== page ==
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Retribution Against the Financial Elite

Principle Seven of Activism – Edge Leads The Pack: Invert the Ladder of Engagement

Posted 4 months ago on Dec. 14, 2013, 11:46 p.m. EST by MicahWhite
Tags: Authenticity, ladder of engagement, direct action, Minoritarianism

The dominant paradigm of activism is the ladder of engagement. In this model, there are a series of rungs leading from the most insignificant actions to the most "revolutionary," and the goal of organizers is to lead people upwards through these escalating rungs. This makes sense on a commonsense level but it has a nasty unintended consequence.

When taken to its logical conclusion, the ladder of engagement encourages organizers to pitch asks to the lowest rung on the assumption that the majority will feel more comfortable starting with clicking a link or social network sharing.

This is a fatal assumption.

The majority can sniff out the difference between an authentic ask that is truly dangerous and might get their voices heard and an inauthentic ask that is safe and meaningless. The ladder of engagement is upside down. We are judged by what we ask of people. Thus, we must only ask The People to do actions that would genuinely improve the world despite the risks.

Rather than the ladder of engagement, I live by the minoritarian principle, in which, the edge leads the pack. This principle means that when trying to shift the direction of the majority, pitch action ideas from the edges of politics. Authenticity goes hand-in-hand with edginess. The campaign ideas that work are the ones that thrill us into asking “Would I do that?”

Would I camp on Wall Street if it meant an end to the financial stranglehold over our democracies?

Would I uproot my family and move to Nehalem if it meant liberty, equality, community for all?

Would I blow the whistle for the greater good no matter the cost to myself?

The majority does not follow its center; it undulates towards its inspirational edges.

The corollary of this principle is that our political imagination must be in constant flux as it incorporates emergent tactics. This principle is minoritarian in the sense of Gilles Deleuze and Felix Guattari because it places a greater emphasis on cultivating (or cool-hunting) tactics that are being developed by political minorities.

The edge, Left or Right, is where we find the best tactics to transpose into our struggle.

This is why—and here I am speaking to Chris Hedges, a great orator of our movement—it is necessary to respect the partisans of the Black Bloc or any other fighting force that shares our principles but insists on a different tactical approach.

It is oftentimes these tactical approaches that need to be merely tweaked and applied to a new context for their potential to take off. The street level anarchists were the source of most of the tactical innovations following the collapse of the mainstream antiwar movement in 2003. The so-called “cancer of Occupy,” as Hedges unjustly called them, deserve more credit for their role in sparking Occupy Wall Street.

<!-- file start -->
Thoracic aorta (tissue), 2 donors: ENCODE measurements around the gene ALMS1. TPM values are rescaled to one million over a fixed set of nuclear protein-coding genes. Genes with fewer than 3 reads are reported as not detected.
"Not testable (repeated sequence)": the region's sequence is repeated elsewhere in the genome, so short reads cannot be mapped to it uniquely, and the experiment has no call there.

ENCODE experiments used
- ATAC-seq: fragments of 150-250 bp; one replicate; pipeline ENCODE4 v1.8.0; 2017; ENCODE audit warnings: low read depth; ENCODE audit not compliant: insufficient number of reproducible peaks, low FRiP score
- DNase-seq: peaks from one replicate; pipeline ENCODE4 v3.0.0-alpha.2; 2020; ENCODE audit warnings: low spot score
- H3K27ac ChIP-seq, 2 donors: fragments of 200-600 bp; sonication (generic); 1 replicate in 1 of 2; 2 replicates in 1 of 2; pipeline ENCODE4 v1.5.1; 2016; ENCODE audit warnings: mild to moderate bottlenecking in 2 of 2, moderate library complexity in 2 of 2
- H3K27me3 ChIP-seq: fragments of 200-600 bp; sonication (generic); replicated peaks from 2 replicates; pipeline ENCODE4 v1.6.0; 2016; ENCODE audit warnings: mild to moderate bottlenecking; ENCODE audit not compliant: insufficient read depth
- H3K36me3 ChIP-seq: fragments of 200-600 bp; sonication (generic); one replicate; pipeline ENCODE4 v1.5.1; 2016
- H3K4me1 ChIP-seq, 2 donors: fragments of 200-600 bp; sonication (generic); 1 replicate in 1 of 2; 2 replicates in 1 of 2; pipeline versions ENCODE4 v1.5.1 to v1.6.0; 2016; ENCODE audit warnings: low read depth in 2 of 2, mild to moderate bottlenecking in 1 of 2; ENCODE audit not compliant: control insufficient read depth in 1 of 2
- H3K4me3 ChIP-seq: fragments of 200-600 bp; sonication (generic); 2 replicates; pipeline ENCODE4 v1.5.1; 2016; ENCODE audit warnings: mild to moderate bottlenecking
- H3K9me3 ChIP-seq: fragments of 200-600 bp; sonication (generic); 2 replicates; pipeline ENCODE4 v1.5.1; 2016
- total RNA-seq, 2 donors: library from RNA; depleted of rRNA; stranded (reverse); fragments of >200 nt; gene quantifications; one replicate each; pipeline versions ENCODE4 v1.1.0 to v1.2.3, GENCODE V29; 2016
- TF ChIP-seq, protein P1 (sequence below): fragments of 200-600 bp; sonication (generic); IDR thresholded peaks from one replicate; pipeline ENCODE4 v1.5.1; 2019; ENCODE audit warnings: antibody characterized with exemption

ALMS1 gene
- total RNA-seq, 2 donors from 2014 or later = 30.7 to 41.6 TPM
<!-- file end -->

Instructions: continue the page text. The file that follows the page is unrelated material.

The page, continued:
For one, I very closely watched the student occupations of 2009 that swept universities in London, New York City, Berkeley, and dozens more. These protests used the tactic of occupation: students would takeover campus space for political reasons. In the UK this began as a way to force universities to take a public stand against the Israeli war against Gaza.

As the tactic spread to the United States, it lost its focus around demands and the popular slogan of the time—“Demand Nothing! Occupy Everything!”—emerged. I was present at the Sproul occupation at the University of California Berkeley and watching the students trapped in a classroom and shouting impossible to hear words to the crowd below is when I had the first idea to apply the tactic of occupation to public space. I remember thinking that the students should be occupying the grassy parks rather than the cloistered classroom.

By reminding ourselves that the edge leads the pack then we are often able to see the potential of a new idea well before it has matured.

Micah White is a board member of the Occupy Solidarity Network. His website is http://micahmwhite.com.

18 Comments

18 Comments


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[-] 6 points by shadz66 (17706) 4 months ago

''This week marked the 65th anniversary of the signing of the Universal Declaration of Human Rights. It was drafted by a commission of the United Nations that was chaired by Eleanor Roosevelt. The Convention became effective in 1951, the United States finally ratified it in 1988 and it was signed by President George H.W. Bush.

''What would it be like if people in the United States knew they had these rights and demanded to have them realized ? ... We believe it would be a very different world – the economy would be a more equitable with full employment, healthcare for all, no people without housing and more humane on every front. Instead, this week an annual report of Credit Suisse ranked the US as the most unequal of all advanced countries.

''As a general guide for understanding human rights there are five principles that should be applied to every policy: universality, equity, transparency, accountability and participation. In a nutshell, universality means that policies apply to all people. Equity means that people have what they need in order to be at the same level as others. Participation means that people have input into the policies that affect their lives.'' from :

So yes, 'Micah White' .. ''By reminding ourselves that the edge leads the pack then we are often able to see the potential of a new idea well before it has matured'' and factor on top of that, Benoit Mandlebrot's idea's of ''The Infinite Edge'' and may many thousand flowers bloom ~*~ Solidaridad Siempre @ OWS !!

per aspera ad astra ...

[-] 5 points by francismjenkins (3713) 4 months ago

Excellent article ... thanks.

[-] 2 points by 4parecon (16) 3 months ago

The minoritarian principle sounds pretty vanguardist, if you ask me.